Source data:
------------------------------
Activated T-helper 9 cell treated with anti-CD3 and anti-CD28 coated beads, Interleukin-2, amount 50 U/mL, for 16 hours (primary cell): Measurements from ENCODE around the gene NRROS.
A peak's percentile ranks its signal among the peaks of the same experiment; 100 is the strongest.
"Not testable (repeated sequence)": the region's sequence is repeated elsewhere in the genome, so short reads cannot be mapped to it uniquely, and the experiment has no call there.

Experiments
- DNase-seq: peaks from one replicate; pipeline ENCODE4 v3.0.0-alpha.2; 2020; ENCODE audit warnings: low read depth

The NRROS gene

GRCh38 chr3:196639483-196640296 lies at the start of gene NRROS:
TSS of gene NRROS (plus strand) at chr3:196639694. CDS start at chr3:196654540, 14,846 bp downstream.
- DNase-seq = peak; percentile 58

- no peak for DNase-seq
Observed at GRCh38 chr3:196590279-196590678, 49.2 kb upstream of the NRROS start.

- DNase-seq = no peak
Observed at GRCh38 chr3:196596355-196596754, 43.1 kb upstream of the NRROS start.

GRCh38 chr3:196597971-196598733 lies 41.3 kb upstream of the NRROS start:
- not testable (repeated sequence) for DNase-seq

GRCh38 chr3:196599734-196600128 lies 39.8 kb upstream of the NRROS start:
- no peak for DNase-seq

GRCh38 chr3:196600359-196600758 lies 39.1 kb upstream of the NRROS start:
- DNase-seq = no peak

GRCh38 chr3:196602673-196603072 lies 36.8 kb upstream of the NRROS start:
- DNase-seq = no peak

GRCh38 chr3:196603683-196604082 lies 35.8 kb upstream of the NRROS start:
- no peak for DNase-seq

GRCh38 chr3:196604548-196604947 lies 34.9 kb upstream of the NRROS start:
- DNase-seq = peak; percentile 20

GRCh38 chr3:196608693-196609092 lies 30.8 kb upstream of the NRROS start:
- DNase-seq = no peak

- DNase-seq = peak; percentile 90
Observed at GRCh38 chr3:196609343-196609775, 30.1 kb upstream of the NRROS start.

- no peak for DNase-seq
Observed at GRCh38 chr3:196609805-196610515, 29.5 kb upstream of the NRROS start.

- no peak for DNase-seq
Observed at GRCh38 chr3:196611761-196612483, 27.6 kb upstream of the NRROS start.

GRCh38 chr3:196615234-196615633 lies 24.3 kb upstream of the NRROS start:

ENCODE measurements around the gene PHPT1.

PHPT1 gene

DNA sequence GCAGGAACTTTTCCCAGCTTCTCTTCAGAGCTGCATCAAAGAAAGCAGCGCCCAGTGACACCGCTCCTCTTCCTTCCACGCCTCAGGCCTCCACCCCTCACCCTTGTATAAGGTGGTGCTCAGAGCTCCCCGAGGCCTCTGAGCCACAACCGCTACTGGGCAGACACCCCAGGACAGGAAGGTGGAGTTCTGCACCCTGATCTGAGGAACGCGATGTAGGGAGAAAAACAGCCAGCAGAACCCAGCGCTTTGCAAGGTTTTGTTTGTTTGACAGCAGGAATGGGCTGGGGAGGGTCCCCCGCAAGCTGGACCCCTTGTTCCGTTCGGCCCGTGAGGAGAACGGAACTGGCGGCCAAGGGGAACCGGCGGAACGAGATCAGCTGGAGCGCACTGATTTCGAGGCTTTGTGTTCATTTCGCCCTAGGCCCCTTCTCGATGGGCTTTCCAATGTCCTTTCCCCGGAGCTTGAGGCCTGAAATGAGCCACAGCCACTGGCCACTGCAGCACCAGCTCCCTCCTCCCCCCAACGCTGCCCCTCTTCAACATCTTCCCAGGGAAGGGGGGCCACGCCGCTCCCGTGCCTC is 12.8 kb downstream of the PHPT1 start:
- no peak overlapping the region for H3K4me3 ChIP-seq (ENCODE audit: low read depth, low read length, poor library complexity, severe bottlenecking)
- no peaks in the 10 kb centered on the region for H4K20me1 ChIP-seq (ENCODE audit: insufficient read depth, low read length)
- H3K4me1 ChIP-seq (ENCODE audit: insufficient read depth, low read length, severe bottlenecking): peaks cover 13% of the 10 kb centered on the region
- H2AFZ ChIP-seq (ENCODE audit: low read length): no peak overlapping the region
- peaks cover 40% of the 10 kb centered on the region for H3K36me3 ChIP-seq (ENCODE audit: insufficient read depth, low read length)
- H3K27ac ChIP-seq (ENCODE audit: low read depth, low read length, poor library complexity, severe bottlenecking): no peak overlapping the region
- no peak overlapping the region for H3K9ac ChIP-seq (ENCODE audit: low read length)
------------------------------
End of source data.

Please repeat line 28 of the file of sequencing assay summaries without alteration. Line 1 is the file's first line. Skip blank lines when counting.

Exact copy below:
- DNase-seq = peak; percentile 90